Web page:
I’m glad I got my hands on this book despite the fact that it’s not my usual go-to genre. This is the first of a 3 part series that describes how Ahna, a mage and dark elf joins the resistance to fight against her evil brother – Xandor. She learns that her younger brother is still alive and the 3 siblings reunite during during the final battle. Despite great loss, the resistance emerges victorious and are able to free the Kingdom of Bravour from the dark Lord. The story is well written and full of suspense from the very beginning. The journey with the characters leaves the reader wanting to learn more and more as the story unfolds. It was also difficult to guess the ending, which made IT an even more enjoyable book to read. I love how the author manages to make each reader feel comfortable by touching on a sensitive topic of diversity, inclusion and belonging without even mentioning it. Overall, a well written book with a good storyline. Rated 5/5.

We live brave. We die free!

18. The Phoenix Project: A Novel About IT, DevOps, and Helping Your Business Win by Gene Kim, Kevin Behr & George Spafford [Physical Book]

It’s amazing how relatable the events are even today (almost 10 years since the book was written). It’s not only true for IT (Iived through it a couple of times) but it’s the same thing in security. I think there is a lot that folks can learn from it in this day and age. In our miniature world (tactical), everything might seem urgent and critical but we miss asking ourselves the most important questions that tie it back to business value add (system /strategic thinking). The book also gives us practical examples on the types of questions that one would ask to better understand the why and bridge the gap between our roles and business! I’m looking forward to digging a little deeper on the 3 ways advanced here (detailed in the DevOps Handbook) and trying to incorporate them as best as I can. Rated 5/5.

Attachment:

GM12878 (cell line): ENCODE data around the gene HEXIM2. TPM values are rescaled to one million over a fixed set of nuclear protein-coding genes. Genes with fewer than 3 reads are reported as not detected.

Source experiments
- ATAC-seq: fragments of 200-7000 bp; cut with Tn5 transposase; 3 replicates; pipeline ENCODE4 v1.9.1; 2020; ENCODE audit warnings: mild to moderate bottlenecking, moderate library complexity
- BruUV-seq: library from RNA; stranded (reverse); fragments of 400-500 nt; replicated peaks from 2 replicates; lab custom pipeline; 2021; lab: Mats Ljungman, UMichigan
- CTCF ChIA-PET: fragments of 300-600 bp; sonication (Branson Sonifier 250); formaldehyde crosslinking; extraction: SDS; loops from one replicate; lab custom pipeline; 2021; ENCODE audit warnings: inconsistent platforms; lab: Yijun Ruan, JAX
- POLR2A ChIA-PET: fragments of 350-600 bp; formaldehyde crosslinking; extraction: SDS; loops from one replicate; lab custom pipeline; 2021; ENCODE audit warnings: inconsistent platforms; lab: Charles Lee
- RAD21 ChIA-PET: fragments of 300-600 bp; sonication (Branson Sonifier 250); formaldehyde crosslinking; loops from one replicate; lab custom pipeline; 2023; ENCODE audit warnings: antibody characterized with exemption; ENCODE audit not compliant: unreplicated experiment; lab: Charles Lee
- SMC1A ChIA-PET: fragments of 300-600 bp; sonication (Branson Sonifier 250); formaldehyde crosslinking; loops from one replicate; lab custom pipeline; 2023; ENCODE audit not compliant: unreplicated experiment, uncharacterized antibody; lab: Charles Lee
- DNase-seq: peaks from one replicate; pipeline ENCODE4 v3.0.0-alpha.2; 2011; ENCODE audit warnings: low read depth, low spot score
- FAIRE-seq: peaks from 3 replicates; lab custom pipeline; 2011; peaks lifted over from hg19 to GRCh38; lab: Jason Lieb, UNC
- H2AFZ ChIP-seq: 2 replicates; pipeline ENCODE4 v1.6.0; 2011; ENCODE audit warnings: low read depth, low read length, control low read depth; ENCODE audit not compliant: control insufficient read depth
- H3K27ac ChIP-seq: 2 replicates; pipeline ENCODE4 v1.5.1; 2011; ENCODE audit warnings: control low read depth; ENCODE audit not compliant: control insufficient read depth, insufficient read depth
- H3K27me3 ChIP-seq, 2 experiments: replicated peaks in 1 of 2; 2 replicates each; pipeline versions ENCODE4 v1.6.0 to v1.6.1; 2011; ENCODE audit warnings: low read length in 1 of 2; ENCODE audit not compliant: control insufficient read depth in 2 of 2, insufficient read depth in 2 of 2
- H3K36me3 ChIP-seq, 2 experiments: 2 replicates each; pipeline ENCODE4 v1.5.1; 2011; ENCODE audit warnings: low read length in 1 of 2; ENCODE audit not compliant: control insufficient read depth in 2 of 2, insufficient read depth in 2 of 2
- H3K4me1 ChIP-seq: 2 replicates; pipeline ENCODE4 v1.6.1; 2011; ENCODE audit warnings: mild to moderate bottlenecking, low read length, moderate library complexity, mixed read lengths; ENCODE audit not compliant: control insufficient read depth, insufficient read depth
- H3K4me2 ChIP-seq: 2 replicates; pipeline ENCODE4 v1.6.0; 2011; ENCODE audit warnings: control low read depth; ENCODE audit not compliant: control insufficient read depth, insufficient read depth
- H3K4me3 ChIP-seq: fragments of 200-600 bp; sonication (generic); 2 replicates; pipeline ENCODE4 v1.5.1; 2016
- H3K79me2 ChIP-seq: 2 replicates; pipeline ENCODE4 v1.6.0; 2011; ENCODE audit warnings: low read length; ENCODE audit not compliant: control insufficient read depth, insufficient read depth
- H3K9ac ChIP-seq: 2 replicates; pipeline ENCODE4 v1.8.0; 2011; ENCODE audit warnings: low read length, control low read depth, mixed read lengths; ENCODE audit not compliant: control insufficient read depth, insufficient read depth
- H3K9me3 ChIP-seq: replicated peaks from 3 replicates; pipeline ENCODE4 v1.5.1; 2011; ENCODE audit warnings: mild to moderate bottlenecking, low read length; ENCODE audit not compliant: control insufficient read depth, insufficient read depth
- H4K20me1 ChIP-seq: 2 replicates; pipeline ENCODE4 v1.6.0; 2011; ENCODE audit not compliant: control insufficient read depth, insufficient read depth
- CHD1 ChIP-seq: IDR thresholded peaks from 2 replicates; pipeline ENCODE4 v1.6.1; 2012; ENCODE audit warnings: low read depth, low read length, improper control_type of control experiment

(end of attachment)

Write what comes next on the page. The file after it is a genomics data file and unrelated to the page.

19. The Volunteer: The True story of the Resistance Hero who infiltrated Auschwitz by Jack Fairweather [Audio Book]

Witold volunteers for the Polish underground to go into the Auswitchz camp and find out then report what was happening. His numerous attempts to get the allied forces to do something failed. An important story is told but it’s also a depressing read of how the world watched on while Auswitchz turned to a slaughter house and did absolutely nothing! Rated 4/5.

20. I Know Why the Caged Bird Sings by Maya Angelou [Audio Book]